Social Work Advocacy Needed Now More Than Ever

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There is now a formal acknowledgment at a state and national level to address social determinants of health—New York State Department of Health is in the process of implementing the Section 1115 New York Health Equity Reform Waiver with the goal of addressing health equity and external factors that impact an individual’s health.

 

If an individual has a history of trauma, and lacks adequate housing or experiences food insecurity, this only compounds the barriers that they are facing. While interventions that assist individuals and families with their current needs should be the priority, we need to begin to address the systemic issues that continue to perpetuate the ongoing cycles of poverty. It is only in support of long-term stability of individuals and families that we can begin to assist them in their journey to address trauma in their lives.

 

Historically, training provided to social workers has primarily focused on individual and family interventions. However, the current healthcare landscape calls on social workers to advocate for policies that benefit increasing opportunities and strengthening the safety net for individuals in our communities.

 

As social workers, we need to have a voice in conversations related to systemic change and provide recommendations to policy makers and community leaders. We have a unique perspective and viewpoint because of our connection to communities and the location of our services.

 

How social workers can act in their communities:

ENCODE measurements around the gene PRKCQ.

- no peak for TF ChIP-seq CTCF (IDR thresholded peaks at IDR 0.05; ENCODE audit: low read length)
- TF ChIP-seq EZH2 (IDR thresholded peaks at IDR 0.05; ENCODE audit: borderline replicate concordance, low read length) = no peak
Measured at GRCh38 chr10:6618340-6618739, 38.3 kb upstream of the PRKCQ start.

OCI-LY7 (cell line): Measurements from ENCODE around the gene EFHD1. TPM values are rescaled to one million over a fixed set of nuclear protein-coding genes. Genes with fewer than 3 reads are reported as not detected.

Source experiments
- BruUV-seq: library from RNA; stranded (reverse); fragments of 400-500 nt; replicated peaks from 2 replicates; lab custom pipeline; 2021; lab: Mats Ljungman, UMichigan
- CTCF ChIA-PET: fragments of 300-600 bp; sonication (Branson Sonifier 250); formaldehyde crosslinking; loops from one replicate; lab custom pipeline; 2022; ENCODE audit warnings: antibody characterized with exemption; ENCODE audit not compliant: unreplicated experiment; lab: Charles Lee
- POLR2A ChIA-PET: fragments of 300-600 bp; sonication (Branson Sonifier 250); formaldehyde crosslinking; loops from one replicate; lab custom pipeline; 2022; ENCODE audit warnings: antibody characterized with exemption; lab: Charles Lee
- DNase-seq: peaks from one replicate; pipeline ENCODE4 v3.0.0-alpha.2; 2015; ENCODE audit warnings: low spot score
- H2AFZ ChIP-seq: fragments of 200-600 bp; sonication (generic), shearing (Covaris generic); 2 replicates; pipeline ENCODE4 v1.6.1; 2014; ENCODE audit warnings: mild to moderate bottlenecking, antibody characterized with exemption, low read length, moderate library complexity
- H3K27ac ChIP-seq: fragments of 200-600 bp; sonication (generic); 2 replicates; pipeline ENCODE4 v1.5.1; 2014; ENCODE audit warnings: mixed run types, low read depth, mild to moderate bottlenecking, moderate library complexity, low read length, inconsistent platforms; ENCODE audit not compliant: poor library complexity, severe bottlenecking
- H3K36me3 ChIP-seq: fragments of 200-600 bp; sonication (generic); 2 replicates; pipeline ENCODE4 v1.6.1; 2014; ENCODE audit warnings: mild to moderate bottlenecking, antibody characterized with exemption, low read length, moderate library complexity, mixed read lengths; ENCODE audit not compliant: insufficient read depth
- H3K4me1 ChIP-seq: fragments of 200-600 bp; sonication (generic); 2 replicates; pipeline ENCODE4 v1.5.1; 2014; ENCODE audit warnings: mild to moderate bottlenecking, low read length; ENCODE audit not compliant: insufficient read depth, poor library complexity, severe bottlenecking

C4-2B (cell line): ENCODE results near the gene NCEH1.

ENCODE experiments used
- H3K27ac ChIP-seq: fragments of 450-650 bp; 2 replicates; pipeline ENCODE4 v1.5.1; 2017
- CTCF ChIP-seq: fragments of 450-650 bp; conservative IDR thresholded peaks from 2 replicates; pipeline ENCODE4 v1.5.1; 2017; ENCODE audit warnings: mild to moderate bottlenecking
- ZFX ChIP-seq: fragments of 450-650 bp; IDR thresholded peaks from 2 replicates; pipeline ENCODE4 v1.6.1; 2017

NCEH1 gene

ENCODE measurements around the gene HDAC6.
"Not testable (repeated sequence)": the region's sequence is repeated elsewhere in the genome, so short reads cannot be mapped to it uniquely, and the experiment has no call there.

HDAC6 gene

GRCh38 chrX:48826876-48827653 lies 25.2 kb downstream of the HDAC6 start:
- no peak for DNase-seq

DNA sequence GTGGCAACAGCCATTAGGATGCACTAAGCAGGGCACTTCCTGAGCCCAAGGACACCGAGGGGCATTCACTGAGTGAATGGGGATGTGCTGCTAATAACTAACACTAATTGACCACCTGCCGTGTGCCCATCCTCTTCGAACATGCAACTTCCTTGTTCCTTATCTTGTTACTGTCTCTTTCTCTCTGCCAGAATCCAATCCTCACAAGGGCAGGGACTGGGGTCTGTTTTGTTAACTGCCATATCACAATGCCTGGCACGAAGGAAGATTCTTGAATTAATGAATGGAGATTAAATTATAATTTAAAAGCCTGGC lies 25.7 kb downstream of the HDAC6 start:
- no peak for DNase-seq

·         Follow coalition websites that provide information on legislation and policy, such as the NY Health Home Coalition, Care Management Coalition, and National Association of Social Workers (NASW).

·         Find local organizations that are providing services in your community and follow events and information that they are posting.

·         Seek out local chapters and coalitions that bring partners together to share resources and best practices, including the National Association of Social Workers (NASW), Single Point of Access (SPOA) programs, and Community Action Agencies (CAA).

 

Peter Bauman, LCSW-R, PMP, is the Senior Director for the Greater Rochester Health Home Network (GRHHN). Mr. Bauman has more than twenty years in the healthcare field. Recently, he was the Director of Operations for the Finger Lakes Performing Provider System (FLPPS) where he provided oversight in the Finger Lakes region for New York State Delivery System Reform Incentive Payment (DSRIP) Program projects and initiatives that aimed to fundamentally restructure healthcare delivery by increasing primary care physician engagement and promoting interventions that address social determinants of health. Prior to FLPPS he held various leadership positions at managed care companies where he utilized his expertise to implement workflows and processes to improve patient quality by increasing patient and provider engagement. Peter is a Licensed Clinical Social Worker, who earned his Project Management Certification 2010 and is a Lean Six Sigma Certified Green Belt.